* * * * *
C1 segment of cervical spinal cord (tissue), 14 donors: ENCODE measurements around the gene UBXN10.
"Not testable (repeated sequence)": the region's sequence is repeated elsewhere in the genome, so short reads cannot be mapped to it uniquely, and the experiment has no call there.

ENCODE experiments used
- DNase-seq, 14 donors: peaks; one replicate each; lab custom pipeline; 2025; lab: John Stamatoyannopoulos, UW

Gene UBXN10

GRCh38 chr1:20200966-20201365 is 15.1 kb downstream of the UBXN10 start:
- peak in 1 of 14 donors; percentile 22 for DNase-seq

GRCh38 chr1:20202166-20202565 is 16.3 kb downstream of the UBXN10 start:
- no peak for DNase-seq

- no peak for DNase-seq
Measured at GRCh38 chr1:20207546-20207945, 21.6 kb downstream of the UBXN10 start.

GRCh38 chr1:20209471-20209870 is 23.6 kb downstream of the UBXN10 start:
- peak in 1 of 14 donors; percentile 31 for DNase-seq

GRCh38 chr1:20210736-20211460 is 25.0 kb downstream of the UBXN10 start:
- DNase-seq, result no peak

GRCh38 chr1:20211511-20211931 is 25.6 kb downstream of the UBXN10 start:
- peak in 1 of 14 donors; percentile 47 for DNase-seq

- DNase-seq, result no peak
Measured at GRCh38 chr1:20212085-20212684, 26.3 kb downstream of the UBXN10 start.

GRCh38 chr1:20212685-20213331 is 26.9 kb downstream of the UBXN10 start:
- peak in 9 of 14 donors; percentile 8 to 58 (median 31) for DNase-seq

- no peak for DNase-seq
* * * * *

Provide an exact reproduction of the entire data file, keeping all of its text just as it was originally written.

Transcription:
C1 segment of cervical spinal cord (tissue), 14 donors: ENCODE measurements around the gene UBXN10.
"Not testable (repeated sequence)": the region's sequence is repeated elsewhere in the genome, so short reads cannot be mapped to it uniquely, and the experiment has no call there.

ENCODE experiments used
- DNase-seq, 14 donors: peaks; one replicate each; lab custom pipeline; 2025; lab: John Stamatoyannopoulos, UW

Gene UBXN10

GRCh38 chr1:20200966-20201365 is 15.1 kb downstream of the UBXN10 start:
- peak in 1 of 14 donors; percentile 22 for DNase-seq

GRCh38 chr1:20202166-20202565 is 16.3 kb downstream of the UBXN10 start:
- no peak for DNase-seq

- no peak for DNase-seq
Measured at GRCh38 chr1:20207546-20207945, 21.6 kb downstream of the UBXN10 start.

GRCh38 chr1:20209471-20209870 is 23.6 kb downstream of the UBXN10 start:
- peak in 1 of 14 donors; percentile 31 for DNase-seq

GRCh38 chr1:20210736-20211460 is 25.0 kb downstream of the UBXN10 start:
- DNase-seq, result no peak

GRCh38 chr1:20211511-20211931 is 25.6 kb downstream of the UBXN10 start:
- peak in 1 of 14 donors; percentile 47 for DNase-seq

- DNase-seq, result no peak
Measured at GRCh38 chr1:20212085-20212684, 26.3 kb downstream of the UBXN10 start.

GRCh38 chr1:20212685-20213331 is 26.9 kb downstream of the UBXN10 start:
- peak in 9 of 14 donors; percentile 8 to 58 (median 31) for DNase-seq

- no peak for DNase-seq